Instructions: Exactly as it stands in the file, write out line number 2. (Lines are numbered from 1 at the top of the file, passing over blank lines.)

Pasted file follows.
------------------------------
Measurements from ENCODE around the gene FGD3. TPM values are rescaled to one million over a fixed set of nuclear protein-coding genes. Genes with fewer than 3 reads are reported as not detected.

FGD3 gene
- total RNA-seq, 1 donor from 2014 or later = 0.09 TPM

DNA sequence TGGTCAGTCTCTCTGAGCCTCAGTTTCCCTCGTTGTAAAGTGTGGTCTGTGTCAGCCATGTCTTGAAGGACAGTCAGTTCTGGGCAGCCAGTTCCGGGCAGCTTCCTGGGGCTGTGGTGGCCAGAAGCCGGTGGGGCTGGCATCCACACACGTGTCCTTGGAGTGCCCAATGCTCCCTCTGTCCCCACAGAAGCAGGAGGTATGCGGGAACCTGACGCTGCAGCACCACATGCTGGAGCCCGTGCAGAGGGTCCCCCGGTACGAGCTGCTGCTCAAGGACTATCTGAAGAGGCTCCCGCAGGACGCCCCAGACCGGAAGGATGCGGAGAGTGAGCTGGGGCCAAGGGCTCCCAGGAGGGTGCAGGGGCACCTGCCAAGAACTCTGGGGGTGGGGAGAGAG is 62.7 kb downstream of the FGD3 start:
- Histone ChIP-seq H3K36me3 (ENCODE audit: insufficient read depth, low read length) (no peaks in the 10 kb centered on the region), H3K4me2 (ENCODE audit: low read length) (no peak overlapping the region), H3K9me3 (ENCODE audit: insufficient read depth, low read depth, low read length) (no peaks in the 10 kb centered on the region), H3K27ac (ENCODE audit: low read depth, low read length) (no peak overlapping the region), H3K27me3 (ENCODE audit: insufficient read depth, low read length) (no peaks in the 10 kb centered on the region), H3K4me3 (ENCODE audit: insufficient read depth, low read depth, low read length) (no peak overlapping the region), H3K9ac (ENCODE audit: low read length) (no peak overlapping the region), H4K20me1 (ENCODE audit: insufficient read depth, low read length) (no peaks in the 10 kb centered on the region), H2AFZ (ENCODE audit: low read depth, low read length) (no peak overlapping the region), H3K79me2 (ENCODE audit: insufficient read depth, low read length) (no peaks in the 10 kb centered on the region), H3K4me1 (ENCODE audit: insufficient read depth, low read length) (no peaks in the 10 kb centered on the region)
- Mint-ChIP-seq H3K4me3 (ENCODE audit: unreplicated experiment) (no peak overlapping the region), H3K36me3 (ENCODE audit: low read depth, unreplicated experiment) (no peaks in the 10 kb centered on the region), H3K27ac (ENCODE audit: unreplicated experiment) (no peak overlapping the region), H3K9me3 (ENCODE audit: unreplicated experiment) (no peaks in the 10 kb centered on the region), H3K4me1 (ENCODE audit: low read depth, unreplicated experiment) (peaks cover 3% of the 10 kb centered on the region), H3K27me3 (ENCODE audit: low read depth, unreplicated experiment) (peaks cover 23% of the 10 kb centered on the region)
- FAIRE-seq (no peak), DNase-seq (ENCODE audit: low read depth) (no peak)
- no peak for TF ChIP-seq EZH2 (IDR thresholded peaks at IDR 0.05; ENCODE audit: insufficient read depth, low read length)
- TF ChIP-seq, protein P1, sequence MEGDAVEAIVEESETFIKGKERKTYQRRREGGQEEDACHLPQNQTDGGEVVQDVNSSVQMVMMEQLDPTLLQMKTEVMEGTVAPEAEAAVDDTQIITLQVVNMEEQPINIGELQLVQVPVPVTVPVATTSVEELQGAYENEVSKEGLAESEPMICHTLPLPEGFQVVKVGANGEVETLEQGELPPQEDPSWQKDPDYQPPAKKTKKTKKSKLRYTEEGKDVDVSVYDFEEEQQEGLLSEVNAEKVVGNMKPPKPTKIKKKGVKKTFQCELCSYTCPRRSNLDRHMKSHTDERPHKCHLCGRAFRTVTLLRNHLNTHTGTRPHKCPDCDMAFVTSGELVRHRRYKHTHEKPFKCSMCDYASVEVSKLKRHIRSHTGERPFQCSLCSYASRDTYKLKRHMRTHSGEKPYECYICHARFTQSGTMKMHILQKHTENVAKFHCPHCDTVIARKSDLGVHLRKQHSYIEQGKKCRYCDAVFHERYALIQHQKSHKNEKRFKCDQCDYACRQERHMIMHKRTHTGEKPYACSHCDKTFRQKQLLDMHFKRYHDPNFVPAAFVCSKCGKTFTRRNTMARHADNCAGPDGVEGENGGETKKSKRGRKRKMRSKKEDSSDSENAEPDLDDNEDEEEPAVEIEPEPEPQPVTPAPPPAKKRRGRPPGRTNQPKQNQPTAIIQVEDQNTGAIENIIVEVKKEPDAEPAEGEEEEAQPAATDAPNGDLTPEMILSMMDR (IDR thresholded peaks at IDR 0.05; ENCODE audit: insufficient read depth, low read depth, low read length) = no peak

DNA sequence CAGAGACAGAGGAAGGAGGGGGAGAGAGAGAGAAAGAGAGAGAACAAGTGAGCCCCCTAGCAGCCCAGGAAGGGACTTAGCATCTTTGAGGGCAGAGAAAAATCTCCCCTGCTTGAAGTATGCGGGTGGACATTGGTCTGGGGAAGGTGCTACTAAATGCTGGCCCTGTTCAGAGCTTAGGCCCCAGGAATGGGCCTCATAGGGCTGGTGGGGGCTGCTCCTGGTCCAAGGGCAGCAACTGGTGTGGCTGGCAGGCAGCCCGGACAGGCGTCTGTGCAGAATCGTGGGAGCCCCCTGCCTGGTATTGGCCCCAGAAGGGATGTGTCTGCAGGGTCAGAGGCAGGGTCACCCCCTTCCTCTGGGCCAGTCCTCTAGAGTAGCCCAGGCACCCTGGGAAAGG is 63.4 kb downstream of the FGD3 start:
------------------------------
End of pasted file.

FGD3 gene